Silver nanowires (AgNW) have broad potential applications in consumer electronics, but their chemical and physical properties suggest that they may be toxic to cells.
Researchers found that AgNW toxicity depended on the wires’ diameters. In cultured mouse and fish cells, wires approximately 10-nm long and 30-nm wide were 1–2 orders of magnitude less toxic than 90-nm-wide wires of the same length.
X-ray imaging of the cells revealed that the 30-nm wires adopted crumpled and collapsed forms inside cells and were completely contained within vesicles called endolysosomes. By contrast, 90-nm wires remained elongated after being engulfed by cells, with only the ends contained within endolysosomes.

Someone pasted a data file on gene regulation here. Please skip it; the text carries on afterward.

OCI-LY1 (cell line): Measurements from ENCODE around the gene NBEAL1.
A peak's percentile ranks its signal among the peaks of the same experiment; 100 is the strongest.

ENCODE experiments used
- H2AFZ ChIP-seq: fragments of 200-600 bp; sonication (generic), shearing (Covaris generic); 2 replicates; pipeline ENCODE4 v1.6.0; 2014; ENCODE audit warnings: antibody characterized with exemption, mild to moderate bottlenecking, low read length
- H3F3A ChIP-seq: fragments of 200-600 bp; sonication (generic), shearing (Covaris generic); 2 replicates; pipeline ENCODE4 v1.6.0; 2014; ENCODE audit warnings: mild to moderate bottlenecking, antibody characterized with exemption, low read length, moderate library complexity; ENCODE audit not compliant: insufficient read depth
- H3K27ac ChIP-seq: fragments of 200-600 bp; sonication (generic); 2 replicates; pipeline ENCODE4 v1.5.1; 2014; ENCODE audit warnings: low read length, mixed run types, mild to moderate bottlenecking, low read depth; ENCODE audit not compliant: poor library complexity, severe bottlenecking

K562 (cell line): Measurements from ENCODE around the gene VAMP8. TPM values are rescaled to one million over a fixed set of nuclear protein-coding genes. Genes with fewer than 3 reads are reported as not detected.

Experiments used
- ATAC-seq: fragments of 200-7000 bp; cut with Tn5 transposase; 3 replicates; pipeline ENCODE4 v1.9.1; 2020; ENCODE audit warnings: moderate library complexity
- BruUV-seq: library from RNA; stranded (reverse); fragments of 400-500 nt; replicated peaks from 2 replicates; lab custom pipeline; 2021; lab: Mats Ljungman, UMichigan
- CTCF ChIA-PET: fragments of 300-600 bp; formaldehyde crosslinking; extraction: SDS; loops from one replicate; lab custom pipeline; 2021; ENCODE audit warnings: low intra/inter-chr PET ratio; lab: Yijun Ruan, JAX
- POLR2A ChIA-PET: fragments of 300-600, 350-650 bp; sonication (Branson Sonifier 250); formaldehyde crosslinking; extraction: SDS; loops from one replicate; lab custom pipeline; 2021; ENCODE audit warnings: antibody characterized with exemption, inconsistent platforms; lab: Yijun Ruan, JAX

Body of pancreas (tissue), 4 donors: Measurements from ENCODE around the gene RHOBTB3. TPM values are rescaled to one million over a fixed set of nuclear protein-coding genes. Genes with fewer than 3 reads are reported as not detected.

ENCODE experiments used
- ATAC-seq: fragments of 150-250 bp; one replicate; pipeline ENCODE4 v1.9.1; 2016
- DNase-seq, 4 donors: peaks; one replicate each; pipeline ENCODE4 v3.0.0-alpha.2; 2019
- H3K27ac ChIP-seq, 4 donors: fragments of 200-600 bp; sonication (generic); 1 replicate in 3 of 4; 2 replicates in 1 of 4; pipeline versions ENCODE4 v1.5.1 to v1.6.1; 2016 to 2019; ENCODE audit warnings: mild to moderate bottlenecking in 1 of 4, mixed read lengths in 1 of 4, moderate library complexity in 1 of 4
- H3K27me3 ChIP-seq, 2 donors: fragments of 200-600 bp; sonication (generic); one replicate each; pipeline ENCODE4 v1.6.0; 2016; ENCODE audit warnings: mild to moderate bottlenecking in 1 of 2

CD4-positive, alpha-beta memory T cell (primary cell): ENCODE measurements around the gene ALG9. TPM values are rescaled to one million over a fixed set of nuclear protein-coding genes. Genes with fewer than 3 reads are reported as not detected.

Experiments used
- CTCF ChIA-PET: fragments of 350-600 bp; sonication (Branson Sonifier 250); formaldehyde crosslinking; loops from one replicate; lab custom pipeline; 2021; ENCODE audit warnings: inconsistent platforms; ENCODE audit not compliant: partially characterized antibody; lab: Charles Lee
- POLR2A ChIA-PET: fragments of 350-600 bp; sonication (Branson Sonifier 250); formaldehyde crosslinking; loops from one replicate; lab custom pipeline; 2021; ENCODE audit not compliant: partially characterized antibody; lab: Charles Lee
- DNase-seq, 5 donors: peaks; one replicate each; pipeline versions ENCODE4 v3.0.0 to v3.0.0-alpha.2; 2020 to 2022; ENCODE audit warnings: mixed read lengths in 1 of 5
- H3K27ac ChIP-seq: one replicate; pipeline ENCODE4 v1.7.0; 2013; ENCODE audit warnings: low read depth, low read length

The results suggest that when cells engulf AgNW, membrane forces crumple sufficiently thin wires, facilitating containment within endolysosomes, whereas wires too thick to crumple puncture the endolysosome, leading to oxidative stress.
In conductive transparent networks fabricated from AgNW, reducing the fiber diameter increased the optical transparency at a given low electrical resistivity. Thus, reducing nanowire diameter in consumer electronics could substantially reduce toxicity without compromising device performance, according to the authors.
Toxicity of silver nanowires
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